Deb Barry of Save The Children has been working in one of the refugee camps for Syrians, in Erbil, Iraq. She says the smallest things, like an ink pen and notebook, bring a small measure of normalcy to children’s’ lives.
"A SimpleWay To Go" by Tortoise; "Toxic" by Yael Naim
Three years ago, Fatima Abdul Razaq and her husband were on their way to a family event in their town in Iraq when they stopped near an American convoy. As far as she knows, it was a soldier in the turret of a humvee who aimed his rifle at her and shot her in the face.Also: an update on our story with Captain Shannon Meehan. And: This Friday is the biggest shopping day of the year. Joyce Wadler recently investigated an item that marketers hope someone will buy: a $50,000 mattress.
On Memorial Day, Al Stuart thinks of his father, an Army doctor who died just three weeks before the end of World War II. Al was young when his dad died, and he never had the chance to know him well. In 1985, he took his wife and daughter Amy to visit his dad’s grave in Belgium.
In addition to carrying a weapon, Warrant Officer Michael Fay also carries watercolors, pencils and a sketchbook into combat. Mike's one of two active-duty combat artists in the U.S. Marine Corps. So far, he's been to both Afghanistan and Iraq twice. Also on the show: a dance with Ted Danson.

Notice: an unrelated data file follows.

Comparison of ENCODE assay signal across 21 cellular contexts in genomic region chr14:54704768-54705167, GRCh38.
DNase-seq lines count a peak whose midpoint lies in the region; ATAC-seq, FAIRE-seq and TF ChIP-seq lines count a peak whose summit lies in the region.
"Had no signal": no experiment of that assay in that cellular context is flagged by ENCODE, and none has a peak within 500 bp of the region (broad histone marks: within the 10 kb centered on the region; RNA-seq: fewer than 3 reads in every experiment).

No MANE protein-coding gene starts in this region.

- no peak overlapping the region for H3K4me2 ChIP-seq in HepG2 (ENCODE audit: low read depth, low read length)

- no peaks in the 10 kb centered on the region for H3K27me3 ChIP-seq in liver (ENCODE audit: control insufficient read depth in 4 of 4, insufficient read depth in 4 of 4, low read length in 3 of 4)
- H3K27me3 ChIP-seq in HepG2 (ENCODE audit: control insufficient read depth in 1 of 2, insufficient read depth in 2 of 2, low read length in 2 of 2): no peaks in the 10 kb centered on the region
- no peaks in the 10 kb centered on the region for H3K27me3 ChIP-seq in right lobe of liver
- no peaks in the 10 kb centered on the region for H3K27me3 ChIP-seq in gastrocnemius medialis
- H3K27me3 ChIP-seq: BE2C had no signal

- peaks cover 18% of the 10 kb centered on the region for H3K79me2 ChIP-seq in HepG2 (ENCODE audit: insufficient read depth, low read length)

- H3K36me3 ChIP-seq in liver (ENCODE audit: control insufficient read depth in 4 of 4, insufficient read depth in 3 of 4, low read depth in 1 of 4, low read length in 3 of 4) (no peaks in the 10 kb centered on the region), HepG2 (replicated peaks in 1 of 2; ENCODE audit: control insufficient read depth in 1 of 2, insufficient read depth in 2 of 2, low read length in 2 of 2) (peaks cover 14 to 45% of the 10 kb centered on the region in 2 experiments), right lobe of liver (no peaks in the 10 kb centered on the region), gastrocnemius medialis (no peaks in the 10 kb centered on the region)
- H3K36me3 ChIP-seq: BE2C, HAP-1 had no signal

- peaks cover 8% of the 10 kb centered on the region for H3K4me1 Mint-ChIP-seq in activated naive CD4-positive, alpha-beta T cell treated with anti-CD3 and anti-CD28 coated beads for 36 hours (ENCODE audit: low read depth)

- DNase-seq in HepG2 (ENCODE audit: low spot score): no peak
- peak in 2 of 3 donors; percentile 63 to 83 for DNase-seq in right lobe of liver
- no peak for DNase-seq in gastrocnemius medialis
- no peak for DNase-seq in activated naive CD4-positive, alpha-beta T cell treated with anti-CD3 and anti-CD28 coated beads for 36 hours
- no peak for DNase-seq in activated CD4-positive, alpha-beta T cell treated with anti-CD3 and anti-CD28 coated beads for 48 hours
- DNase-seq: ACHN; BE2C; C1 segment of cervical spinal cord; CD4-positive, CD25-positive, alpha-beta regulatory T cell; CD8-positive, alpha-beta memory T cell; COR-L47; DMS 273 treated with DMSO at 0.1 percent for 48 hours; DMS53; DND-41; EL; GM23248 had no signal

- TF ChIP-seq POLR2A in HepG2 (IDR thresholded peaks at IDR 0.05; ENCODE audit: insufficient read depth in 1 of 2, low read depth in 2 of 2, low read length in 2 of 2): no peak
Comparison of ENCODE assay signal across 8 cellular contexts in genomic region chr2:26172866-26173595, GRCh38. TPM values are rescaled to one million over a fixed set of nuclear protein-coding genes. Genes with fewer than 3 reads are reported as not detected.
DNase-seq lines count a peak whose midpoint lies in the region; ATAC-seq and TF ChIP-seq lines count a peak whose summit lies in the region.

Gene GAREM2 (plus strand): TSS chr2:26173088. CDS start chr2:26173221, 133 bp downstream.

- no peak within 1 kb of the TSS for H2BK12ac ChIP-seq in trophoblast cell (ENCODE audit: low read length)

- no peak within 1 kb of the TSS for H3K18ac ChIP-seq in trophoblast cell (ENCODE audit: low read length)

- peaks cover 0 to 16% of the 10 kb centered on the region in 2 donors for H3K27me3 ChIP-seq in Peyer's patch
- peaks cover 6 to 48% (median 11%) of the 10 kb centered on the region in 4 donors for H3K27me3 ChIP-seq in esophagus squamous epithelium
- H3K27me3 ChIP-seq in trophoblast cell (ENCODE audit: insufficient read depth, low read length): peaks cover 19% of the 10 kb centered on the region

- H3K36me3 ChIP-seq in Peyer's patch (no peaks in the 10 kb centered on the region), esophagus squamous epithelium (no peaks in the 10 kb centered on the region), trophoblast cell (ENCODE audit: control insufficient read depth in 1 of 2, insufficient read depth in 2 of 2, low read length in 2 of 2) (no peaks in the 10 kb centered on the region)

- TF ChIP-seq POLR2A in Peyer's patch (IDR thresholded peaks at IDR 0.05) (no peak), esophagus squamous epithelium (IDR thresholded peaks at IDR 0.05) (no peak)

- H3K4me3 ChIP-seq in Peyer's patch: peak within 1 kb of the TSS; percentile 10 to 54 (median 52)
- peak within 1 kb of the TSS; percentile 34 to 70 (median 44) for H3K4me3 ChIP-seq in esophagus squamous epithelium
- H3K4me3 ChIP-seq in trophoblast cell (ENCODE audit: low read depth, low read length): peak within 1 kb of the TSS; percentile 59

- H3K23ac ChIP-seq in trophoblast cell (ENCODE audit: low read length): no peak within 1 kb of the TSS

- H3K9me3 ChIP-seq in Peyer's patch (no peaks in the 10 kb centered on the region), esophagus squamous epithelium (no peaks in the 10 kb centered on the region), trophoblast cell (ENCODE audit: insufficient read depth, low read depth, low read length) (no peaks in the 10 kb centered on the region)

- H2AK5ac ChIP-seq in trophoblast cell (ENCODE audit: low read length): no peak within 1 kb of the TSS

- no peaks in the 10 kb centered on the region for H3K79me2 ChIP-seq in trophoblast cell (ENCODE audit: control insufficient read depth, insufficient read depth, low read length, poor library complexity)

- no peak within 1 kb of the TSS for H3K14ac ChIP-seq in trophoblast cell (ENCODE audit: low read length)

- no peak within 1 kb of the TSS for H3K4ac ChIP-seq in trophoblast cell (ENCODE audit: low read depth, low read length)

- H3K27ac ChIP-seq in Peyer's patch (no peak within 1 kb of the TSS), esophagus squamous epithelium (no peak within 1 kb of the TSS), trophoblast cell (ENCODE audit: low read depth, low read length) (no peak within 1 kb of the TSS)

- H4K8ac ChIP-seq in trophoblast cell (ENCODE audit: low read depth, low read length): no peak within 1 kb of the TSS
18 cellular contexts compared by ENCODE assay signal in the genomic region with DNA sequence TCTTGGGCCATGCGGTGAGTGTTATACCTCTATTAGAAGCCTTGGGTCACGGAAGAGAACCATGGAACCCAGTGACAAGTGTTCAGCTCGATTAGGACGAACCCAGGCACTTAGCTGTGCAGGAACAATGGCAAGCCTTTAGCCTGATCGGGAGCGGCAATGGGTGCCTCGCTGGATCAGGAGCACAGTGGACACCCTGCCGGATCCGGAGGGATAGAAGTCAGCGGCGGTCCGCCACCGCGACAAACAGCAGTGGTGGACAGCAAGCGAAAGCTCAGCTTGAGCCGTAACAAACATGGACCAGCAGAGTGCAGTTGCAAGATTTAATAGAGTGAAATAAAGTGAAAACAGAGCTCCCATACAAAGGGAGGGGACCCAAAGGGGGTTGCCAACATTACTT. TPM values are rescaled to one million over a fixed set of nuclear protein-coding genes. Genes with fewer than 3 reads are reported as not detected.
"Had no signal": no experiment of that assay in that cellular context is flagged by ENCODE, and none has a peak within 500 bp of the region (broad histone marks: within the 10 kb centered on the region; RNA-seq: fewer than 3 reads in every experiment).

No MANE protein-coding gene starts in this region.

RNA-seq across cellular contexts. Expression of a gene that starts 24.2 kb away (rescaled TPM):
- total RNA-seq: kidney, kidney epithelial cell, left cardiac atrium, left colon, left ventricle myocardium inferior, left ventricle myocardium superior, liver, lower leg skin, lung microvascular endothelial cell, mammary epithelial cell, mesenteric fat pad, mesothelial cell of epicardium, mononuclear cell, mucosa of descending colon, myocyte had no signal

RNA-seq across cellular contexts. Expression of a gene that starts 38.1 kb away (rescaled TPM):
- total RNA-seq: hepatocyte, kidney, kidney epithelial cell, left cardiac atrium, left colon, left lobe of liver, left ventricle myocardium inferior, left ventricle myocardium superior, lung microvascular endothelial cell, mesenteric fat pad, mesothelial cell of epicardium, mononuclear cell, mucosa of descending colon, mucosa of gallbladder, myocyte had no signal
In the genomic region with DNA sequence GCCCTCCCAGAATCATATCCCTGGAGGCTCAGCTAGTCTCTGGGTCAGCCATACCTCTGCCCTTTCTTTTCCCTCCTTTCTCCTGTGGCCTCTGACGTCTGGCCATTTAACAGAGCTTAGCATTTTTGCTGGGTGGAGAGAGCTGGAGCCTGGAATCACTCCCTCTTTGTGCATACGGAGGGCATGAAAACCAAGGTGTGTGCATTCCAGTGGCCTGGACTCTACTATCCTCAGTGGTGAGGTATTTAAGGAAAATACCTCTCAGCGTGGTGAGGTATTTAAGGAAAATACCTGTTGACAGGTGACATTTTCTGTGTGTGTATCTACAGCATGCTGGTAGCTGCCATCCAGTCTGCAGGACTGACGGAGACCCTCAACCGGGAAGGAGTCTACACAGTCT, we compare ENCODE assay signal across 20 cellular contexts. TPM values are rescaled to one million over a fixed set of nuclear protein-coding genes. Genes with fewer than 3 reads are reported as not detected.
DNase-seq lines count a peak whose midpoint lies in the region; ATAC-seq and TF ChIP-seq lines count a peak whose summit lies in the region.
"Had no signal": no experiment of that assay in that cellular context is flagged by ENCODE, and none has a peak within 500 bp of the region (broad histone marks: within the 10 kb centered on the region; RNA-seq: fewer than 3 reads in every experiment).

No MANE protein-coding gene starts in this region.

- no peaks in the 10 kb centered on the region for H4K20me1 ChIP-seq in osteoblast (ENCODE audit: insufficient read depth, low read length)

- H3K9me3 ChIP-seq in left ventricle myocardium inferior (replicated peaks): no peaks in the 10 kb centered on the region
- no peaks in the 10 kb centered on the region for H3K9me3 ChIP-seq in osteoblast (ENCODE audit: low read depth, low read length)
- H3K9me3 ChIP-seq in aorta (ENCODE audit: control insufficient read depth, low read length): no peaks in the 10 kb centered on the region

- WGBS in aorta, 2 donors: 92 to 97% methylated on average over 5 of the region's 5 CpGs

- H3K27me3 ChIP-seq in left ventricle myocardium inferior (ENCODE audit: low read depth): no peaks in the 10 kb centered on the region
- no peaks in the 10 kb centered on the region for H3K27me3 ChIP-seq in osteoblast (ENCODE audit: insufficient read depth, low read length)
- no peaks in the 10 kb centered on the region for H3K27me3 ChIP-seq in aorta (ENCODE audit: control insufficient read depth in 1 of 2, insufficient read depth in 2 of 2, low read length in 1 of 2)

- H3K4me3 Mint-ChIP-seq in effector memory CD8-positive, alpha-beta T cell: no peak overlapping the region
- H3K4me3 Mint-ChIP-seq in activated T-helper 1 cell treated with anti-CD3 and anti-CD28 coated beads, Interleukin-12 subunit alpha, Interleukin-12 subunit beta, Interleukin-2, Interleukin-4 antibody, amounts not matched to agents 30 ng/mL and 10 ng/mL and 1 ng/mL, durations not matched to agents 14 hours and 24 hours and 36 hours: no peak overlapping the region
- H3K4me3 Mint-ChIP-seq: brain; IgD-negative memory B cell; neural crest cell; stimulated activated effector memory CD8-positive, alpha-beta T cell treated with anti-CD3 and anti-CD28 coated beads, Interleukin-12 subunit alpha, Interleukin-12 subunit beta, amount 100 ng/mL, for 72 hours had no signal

When we first began talking with a young Somali, Abdi, about life in Mogadishu, we agreed to never use his name - it would be too dangerous. Today, we re-introduce you to Abdi Iftin. A few weeks ago, Abdi decided Mogadishu had become to dangerous, even for him. With the help of friends he met through this program, and working closely with his brother Hassan in Nairobi, Abdi managed to get out of Somalia. Abdi and Hassan talk with Dick about how they managed it, and what life looks like now for two Somali refugees in Kenya.
Also in this episode, Sidney Morris bought a baby chimpanzee off the side of the road in Africa in 1970.
Nick Flynn hopes that what happened at Abu Ghraib is not forgotten. Nick is a writer. He was among those invited to hear firsthand testimony from many of the men depicted in those now infamous photographs. Also in this show: The Living Brush
Two men who were present at the Israeli-Palestinian conflict of 1948 were Mohammed Daoud and Izzie Weinzweig. Mohammed grew up in a small Palestinian village, and was a young father when Israel declared independence. Izzie was born into a family of active Zionists in Toronto.